Agreements, even, are being broken and strikes are resulting. Aggression by the boss class is seen on every hand.

Clearly a case of the “pot calling the kettle black.” Even Councillor Charlie Sumner, not a revolutionary Communist, but just a Trade Unionist who believes in “a fair day’s wage for a fair day’s work,” said, “Yes, but d’you see, the baking trade has always been a terribly sweated trade, and it isn’t to say that we should join in just because everyone else is coming down on them.” The same is true, of course, of women sewing machinists. Even this failed to move our “revolutionaries”; Sumner, as a matter of fact, voted for the reductions.
A. A. Watts was himself, as Chairman of the Sub-Committee, the signatory to a recommendation to reduce relief to the poor (excepting widows and aged persons) by 10 per cent. The Communist Party’s “revolutionary” Caerphilly Election Address demanded “for the unemployed work or maintenance at full Trade Union rates.” The case of Poplar illustrates how the Communist Party deals with the unemployed when it has the power. Evidently there is little to choose between the Communist Party and those ancient adepts in the art of “piecrust” promising, the Liberal and Tory Parties.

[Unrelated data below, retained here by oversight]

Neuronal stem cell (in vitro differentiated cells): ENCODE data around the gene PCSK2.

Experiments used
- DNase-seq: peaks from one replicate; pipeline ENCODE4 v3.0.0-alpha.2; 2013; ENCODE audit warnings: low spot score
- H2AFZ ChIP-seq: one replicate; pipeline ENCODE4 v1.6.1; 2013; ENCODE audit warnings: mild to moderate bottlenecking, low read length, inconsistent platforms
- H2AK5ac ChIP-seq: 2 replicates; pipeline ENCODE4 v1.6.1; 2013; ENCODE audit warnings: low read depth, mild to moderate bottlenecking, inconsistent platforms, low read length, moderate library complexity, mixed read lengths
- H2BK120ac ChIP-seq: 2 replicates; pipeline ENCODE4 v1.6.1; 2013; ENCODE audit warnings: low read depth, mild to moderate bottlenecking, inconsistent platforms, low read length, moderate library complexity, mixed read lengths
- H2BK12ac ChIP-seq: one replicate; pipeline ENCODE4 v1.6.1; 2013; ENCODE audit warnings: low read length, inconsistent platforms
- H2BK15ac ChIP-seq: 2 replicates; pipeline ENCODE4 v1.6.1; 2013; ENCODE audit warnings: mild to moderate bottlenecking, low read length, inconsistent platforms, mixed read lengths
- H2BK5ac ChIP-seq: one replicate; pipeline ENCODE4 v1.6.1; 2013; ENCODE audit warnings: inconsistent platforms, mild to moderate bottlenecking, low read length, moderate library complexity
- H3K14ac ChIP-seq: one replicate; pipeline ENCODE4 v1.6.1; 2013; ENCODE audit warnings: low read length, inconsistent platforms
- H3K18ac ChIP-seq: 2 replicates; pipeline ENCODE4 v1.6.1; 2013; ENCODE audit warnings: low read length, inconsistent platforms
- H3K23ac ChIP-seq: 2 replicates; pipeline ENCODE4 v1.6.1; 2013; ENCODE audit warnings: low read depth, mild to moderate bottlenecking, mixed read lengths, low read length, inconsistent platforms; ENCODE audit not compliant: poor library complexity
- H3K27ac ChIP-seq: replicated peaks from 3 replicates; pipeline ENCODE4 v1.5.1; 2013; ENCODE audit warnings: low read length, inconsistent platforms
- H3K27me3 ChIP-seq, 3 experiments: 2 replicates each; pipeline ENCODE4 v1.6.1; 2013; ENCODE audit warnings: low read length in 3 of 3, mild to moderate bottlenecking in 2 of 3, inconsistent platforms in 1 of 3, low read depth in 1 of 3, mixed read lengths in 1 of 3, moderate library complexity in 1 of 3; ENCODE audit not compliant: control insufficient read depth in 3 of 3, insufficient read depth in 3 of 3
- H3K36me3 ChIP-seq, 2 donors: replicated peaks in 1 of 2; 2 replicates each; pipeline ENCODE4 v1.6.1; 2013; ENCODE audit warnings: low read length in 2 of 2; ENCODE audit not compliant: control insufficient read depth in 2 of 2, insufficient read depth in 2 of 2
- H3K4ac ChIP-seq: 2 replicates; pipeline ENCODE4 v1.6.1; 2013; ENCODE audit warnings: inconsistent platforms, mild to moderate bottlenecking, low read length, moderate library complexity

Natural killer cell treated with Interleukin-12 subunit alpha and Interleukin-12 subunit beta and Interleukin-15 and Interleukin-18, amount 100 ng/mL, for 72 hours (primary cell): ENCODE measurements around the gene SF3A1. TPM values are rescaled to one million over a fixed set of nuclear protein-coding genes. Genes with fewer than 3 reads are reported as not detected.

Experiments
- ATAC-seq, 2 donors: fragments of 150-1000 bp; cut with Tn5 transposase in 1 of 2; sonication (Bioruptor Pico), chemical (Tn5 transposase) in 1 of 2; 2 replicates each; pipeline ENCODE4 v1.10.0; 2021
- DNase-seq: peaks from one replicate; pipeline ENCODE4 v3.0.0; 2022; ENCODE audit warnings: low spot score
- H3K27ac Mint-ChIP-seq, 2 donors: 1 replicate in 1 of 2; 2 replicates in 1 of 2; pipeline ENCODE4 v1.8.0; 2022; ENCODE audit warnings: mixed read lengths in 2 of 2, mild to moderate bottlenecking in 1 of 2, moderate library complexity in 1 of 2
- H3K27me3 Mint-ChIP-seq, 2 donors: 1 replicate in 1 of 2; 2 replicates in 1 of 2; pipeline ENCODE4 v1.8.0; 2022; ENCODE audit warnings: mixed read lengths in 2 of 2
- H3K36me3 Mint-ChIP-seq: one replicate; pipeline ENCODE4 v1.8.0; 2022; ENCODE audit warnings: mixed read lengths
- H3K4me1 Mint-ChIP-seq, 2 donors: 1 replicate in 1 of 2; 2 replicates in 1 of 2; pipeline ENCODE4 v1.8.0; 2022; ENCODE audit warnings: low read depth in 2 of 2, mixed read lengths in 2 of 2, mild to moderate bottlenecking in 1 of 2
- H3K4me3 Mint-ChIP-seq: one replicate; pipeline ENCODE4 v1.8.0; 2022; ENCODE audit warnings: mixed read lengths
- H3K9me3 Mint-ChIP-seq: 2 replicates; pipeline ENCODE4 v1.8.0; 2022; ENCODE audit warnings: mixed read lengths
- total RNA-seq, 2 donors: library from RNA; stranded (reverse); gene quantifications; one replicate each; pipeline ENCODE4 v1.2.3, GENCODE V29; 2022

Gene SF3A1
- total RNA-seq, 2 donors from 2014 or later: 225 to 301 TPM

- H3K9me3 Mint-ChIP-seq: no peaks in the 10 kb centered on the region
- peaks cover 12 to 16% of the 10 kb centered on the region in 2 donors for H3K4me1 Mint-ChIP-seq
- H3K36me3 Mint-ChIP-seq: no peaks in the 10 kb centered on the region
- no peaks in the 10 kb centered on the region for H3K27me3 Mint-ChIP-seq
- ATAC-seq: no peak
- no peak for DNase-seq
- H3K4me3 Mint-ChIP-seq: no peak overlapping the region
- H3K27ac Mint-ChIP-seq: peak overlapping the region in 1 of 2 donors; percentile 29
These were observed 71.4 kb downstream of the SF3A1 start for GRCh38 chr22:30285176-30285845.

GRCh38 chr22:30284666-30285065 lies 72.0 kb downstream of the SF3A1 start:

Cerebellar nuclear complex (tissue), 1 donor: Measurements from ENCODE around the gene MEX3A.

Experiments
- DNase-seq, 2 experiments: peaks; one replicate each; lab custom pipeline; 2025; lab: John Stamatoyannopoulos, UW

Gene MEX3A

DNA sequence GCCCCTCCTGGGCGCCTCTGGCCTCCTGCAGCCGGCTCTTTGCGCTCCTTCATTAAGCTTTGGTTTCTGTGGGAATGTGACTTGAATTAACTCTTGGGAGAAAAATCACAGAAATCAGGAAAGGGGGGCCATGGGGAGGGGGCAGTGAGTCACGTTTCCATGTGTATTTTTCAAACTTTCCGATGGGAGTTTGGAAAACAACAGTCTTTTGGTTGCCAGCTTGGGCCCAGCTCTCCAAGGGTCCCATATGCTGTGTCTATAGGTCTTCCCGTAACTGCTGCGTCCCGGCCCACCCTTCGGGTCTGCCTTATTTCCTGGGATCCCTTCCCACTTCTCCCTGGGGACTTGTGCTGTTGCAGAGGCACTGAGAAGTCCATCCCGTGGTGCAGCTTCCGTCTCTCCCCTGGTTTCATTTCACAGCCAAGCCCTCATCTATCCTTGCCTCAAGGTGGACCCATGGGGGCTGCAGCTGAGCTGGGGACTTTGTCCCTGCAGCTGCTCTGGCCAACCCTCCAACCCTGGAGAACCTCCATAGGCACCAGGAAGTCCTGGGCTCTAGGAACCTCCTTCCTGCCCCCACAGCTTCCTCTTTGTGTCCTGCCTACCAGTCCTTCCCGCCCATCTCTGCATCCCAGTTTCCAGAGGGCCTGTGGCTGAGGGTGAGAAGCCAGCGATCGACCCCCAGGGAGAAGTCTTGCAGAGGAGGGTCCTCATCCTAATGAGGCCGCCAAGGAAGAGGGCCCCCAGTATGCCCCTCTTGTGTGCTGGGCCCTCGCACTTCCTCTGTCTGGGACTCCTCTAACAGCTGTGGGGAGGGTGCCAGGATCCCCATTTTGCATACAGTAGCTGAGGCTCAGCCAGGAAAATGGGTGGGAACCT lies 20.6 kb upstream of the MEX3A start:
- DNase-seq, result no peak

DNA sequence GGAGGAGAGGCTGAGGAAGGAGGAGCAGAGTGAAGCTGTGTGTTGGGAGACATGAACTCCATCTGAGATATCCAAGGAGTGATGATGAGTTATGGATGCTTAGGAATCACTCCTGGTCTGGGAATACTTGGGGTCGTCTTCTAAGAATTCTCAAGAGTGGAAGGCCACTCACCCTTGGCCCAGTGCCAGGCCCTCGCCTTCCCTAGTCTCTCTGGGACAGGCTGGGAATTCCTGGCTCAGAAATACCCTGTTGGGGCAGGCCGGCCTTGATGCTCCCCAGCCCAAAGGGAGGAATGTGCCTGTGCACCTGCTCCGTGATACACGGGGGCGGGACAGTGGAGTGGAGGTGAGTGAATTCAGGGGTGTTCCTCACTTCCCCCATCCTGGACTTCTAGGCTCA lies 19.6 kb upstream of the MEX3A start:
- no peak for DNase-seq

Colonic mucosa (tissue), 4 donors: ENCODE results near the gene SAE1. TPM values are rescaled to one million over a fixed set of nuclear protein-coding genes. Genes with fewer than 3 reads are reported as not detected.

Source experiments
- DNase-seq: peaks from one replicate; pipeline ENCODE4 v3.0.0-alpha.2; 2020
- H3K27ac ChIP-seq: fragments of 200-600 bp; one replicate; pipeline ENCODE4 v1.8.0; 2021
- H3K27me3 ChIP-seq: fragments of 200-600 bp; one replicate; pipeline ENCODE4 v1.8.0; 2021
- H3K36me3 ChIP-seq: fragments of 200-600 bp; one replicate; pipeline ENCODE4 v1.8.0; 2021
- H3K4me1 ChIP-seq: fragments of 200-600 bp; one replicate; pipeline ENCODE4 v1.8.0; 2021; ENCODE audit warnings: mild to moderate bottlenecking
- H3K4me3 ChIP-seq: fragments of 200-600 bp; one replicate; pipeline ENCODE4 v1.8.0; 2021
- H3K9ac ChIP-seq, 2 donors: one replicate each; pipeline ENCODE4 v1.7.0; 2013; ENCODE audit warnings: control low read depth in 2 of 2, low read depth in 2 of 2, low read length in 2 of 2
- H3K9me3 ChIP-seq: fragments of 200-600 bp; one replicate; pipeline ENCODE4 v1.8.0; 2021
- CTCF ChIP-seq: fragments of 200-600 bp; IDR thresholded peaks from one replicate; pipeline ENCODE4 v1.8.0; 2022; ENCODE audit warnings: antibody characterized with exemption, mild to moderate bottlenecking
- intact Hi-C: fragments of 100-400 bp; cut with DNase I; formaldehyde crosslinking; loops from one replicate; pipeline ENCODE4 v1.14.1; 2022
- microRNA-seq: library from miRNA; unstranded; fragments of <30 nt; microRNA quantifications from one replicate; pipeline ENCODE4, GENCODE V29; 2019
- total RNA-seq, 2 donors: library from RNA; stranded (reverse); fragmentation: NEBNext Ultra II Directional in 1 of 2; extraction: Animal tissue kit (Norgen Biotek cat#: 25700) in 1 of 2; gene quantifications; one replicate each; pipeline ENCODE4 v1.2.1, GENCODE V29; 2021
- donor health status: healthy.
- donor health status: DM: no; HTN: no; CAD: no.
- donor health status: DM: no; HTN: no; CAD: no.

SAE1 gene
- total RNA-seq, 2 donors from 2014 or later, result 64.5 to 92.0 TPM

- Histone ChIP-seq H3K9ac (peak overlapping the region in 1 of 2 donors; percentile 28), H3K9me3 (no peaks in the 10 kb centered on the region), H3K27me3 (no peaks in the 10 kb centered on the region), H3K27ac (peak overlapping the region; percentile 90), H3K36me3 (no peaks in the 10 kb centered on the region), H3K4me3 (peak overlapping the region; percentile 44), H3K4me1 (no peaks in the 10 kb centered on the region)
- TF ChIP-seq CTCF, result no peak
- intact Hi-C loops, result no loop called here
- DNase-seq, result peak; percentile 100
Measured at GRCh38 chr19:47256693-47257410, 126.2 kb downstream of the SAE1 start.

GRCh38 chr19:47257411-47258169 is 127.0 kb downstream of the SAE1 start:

And have Watts and E. Lansbury been expelled from the Communist Party for violating their “principles”? Not a bit of it. Only Miss Sylvia Pankhurst has been expelled for not handing the paper, which published the information, over to the control of the Executive Committee of the Communist Party, of which Watts is a member.
Another occasion is taken advantage of by the Communist Party to show what they mean by revolutionary political action. In the “Communist ” (17/9/21), under “Notes of the Week,” occurs the-following:

  We, as Communists, welcome Poplar’s action for two reasons. The first is that work or maintenance at full trade union rates is a demand which the Communist Party has always pressed, for the revolutionary reason that capitalism can neither refuse it with dignity nor concede it without suicide. Secondly, and more importantly, because the Poplar Council has carried out the advice of the Third International: To capture the machinery of bourgeois administration and use it for revolutionary ends. (Communist’s italics.)